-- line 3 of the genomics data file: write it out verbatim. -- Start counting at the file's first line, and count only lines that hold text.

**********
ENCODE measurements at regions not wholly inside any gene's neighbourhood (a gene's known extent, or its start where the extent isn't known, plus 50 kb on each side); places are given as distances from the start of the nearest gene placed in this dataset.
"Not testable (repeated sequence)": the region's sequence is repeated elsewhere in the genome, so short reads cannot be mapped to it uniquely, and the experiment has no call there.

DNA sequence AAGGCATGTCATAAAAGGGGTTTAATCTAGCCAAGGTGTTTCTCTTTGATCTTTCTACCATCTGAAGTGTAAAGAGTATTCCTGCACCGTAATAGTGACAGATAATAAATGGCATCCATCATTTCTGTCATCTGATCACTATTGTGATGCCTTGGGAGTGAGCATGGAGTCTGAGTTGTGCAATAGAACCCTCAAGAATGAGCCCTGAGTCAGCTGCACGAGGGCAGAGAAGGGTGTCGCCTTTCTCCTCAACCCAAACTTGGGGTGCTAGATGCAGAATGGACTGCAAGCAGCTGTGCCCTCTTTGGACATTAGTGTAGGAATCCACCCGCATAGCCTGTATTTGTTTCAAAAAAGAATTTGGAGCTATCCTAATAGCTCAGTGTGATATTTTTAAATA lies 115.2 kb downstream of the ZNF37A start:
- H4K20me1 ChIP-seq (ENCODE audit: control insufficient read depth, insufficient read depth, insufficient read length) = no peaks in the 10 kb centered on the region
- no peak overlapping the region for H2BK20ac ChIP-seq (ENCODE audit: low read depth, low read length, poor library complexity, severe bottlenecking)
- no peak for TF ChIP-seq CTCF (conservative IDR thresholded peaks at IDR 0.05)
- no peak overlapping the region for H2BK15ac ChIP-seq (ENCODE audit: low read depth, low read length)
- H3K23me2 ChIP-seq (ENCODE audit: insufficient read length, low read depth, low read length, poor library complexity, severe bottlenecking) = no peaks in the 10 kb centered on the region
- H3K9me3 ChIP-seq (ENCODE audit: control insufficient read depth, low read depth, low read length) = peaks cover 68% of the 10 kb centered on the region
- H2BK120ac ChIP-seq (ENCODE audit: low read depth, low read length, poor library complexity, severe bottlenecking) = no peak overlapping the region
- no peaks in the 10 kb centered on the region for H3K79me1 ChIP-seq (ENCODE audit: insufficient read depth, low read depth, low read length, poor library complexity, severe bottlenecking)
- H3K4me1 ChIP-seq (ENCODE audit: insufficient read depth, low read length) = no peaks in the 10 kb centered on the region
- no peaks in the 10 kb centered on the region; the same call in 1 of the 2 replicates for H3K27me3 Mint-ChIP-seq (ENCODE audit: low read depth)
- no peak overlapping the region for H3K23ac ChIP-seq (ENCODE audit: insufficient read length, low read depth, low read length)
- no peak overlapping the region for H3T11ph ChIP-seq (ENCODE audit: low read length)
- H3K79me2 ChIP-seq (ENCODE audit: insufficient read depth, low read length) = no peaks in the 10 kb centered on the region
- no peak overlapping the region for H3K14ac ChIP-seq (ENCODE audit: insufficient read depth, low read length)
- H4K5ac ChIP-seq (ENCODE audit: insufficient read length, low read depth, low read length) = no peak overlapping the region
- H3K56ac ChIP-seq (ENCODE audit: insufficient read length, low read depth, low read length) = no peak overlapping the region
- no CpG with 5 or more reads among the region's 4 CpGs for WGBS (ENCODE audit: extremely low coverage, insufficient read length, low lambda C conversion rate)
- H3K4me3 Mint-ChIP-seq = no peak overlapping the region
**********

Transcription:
DNA sequence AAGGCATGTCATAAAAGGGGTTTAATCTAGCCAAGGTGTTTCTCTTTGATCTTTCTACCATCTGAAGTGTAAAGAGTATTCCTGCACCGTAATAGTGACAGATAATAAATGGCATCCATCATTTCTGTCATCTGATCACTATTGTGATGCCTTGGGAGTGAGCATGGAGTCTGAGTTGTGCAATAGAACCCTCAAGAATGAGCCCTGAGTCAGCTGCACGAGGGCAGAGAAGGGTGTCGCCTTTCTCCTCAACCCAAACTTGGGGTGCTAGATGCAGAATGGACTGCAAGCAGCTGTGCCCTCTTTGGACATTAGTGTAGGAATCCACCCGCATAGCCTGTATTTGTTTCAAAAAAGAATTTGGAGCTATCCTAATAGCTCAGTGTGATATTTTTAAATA lies 115.2 kb downstream of the ZNF37A start: